As most of you already heard, I ended up spending a whole lot of time on the road last month and that gave me an opportunity for more audiobook listening than usual.
I know my buddy Robbie out in L.A. loves to bust my chops because I enjoy fantasy sports yet Matthew Berry’s look at the world of helps deflate Rob’s argument the hobby is just for a bunch of geeks. Fantasy Life is not only filled with entertaining stories about people and the games they play but also the Talented Mr. Roto’s rise from a working Hollywood screenwriter to ESPN fantasy guru.
Playing fantasy baseball, football, basketball, hockey, or even sumo wrestling is a rampant obsession in America and millions of relatively normal people use the hobby to increase their enjoyment of their favorite sports.
While I might not agree with some of the insinuations that fantasy sports can save your life this is still a fun listen with a good deal of chuckle out loud moments!
Yes, I’m a life long Cubs fan (cut me and I bleed Cub blue) but I love the classic baseball of the 1940s, 50s, and 60s including the Casey Stengal Yankees but there’s just something about the love affair Brooklyn fans had with their Dodgers. Golenbock presents the relationship of the borough with her team with real passion and I have to point out I’ve listened to this production quite a few times over the years as it’s one of my favorite sports related audiobooks.
I’m sure loads of Brooklynites will agree with Golenbock’s assessment of Walter O’ Malley as one of baseball’s greatest villains.
Raymond Todd provides a good narration and doesn’t get too carried away (or stereotypical) with his portrayal of Irish-Italian-Jewish Brooklyn or the numerous Dodger players.
I tend to be really interested in the art of journalism as well as the famous men and women who broke some of the biggest news stories in history. I’m a firm believer Edward R. Morrow and his Morrow Boys of WWII were some of the finest reporters to ever file copy and Dan Rather comes from that same Morrow mold. While some will argue Rather’s politics there’s no doubt he was one of the preeminent voices in television news.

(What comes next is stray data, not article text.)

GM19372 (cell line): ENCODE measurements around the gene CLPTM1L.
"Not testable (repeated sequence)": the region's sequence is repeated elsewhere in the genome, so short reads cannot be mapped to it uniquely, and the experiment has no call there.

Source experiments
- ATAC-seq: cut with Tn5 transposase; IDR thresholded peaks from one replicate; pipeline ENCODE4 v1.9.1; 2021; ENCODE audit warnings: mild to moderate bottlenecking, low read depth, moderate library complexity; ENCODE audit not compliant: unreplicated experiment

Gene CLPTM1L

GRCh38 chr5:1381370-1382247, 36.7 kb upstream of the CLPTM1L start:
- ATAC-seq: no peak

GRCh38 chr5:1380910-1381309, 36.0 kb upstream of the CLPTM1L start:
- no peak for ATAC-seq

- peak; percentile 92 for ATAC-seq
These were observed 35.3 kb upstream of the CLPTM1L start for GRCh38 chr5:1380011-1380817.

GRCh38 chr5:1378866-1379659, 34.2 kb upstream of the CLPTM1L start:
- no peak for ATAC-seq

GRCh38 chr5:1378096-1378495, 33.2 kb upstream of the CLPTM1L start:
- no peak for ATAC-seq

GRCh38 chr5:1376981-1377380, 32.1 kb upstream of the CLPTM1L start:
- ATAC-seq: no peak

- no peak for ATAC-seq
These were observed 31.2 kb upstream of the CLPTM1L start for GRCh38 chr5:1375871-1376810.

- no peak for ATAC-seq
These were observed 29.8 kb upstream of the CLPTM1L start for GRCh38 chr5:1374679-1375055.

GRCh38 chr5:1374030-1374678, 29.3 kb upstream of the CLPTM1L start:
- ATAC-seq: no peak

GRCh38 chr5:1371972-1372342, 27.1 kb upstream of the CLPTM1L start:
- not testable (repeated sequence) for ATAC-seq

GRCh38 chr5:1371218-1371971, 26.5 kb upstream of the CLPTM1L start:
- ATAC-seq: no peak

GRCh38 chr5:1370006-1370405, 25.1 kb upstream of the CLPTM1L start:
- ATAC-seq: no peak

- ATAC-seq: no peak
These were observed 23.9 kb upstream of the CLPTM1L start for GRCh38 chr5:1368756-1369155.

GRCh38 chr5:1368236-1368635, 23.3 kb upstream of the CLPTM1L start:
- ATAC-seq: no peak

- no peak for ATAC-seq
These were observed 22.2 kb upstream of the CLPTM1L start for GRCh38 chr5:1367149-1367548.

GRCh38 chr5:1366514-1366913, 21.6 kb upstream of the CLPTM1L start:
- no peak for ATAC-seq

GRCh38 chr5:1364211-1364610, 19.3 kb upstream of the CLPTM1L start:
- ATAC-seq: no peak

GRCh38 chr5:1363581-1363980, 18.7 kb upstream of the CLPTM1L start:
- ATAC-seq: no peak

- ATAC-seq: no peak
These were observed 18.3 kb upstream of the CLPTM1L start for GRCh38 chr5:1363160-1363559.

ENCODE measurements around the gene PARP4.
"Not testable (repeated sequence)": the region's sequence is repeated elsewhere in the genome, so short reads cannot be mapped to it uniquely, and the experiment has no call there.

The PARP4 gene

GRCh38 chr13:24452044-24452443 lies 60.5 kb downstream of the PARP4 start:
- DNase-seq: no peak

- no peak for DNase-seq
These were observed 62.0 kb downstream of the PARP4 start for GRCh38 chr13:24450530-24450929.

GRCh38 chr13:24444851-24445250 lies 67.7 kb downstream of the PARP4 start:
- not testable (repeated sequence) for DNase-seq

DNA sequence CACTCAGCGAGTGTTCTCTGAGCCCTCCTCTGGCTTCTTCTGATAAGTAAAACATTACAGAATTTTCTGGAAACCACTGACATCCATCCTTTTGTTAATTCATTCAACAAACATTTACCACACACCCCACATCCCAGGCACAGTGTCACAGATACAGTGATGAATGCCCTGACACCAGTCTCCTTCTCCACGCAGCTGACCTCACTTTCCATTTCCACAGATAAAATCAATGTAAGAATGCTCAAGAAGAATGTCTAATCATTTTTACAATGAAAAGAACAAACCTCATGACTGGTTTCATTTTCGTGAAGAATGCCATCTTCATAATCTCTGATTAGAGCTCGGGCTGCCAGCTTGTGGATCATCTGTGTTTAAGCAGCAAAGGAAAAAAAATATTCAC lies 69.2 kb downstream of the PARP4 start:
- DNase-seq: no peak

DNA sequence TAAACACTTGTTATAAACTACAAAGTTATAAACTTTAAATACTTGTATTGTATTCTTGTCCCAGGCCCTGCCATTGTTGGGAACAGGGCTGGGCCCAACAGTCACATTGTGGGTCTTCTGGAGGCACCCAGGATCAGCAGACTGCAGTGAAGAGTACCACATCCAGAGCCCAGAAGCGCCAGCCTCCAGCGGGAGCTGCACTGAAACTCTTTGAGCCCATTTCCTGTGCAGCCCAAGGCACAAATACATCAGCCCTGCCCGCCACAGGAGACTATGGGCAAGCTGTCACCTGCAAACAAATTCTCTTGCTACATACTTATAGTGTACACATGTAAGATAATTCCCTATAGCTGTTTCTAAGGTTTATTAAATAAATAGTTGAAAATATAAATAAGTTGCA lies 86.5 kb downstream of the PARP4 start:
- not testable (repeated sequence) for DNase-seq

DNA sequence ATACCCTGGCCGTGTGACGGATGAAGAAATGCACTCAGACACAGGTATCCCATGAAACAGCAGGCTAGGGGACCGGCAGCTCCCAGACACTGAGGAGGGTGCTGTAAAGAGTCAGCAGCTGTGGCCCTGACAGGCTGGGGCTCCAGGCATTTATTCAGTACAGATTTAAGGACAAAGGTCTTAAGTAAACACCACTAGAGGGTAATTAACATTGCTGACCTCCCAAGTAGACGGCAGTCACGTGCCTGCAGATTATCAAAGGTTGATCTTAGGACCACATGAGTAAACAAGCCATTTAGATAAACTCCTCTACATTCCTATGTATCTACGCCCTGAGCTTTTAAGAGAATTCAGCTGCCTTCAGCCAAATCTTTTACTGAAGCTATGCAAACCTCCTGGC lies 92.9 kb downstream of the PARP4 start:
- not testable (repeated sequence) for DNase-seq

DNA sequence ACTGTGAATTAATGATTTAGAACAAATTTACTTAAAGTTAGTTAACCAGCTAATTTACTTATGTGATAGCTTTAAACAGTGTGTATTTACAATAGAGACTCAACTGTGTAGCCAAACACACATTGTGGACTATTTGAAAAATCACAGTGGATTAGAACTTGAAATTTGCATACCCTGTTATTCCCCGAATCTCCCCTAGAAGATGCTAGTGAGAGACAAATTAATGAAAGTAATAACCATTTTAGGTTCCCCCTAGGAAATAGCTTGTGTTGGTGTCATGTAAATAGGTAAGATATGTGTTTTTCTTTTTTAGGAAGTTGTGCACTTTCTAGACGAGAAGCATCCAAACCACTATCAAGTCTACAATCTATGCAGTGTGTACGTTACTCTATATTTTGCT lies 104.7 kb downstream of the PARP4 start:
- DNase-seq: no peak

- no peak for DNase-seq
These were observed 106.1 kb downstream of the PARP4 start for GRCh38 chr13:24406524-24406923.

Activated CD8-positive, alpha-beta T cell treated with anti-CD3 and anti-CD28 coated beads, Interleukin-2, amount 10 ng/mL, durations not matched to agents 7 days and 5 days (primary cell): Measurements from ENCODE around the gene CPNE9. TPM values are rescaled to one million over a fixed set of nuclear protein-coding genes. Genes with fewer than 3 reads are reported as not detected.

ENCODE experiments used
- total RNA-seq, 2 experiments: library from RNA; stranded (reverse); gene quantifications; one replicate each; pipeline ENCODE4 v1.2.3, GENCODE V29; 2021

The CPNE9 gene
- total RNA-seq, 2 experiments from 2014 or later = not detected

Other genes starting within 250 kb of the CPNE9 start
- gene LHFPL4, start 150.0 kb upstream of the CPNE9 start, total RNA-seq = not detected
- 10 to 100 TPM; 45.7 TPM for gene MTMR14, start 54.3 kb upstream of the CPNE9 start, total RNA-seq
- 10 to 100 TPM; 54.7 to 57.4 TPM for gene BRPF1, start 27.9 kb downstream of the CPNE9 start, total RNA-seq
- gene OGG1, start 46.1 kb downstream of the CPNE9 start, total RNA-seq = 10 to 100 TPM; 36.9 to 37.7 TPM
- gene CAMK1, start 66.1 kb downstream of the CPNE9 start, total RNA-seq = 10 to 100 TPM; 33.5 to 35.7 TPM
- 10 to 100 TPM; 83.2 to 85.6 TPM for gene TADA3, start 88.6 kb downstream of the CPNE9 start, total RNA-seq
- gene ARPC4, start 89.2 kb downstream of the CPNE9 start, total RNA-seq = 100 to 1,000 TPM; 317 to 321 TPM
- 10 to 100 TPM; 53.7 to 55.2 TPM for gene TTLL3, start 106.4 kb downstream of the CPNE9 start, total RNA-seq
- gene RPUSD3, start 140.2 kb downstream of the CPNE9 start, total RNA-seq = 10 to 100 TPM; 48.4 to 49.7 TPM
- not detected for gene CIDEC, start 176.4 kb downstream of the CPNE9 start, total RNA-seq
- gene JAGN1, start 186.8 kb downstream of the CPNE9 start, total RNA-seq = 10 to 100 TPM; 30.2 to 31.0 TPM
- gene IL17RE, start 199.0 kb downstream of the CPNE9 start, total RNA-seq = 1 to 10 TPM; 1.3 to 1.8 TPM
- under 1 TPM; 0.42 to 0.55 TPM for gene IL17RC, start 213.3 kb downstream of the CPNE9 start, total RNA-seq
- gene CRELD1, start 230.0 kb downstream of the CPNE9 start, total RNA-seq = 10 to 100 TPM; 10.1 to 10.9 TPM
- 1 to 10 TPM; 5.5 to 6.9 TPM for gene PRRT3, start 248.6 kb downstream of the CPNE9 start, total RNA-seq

Rather tells an interesting tale of his career at CBS News and while there are moments where his false modesty is a little tough to swallow – obviously Rather possesses a mighty healthy ego – and occasionally more detail than required is devoted to essentially minor characters in Rather’s life, this is still an intriguing look at a newsman’s rise from the wrong side of the tracks in Texas to the anchor desk of a nightly national broadcast watched by millions.
Plenty of behind the scenes tales of the big news events during Rather’s career make for a worthwhile listen.
David Halberstam died in a car accident following the completion of The Coldest Winter and this extremely solid history of the period of America’s Forgotten War, mainly before and during General Douglas MacArthur’s command, is quite possibly the author’s opus. While you might believe the book tackles the entire conflict the real meat and potatoes revolves around MacArthur and his general staff’s lackluster performance which hamstrung the American and South Korean forces during 1950-51.
While Halberstam surely shows no love for MacArthur and his collection of “yes men” plenty of ink is devoted to the stories of the grunts who did the real fighting and dying. Halberstam understood most Americans ignore the events and outcome of the Korean Conflict; often, that part of history seems better left untold. The Coldest Winter tells this story and it’s back stories and even it’s substantial post-script. We mustn’t forget that South Korea’s success today owes a debt to the American and U.N. forces who fought there over half a century ago. Even though the listener already knows how the Korean War will turn out, Halberstam’s reportage provides for a driving narrative any fan of history will want to gobble up.
Edward Hermann provides a nice even reading which moves along at a steady clip without becoming overly dramatic.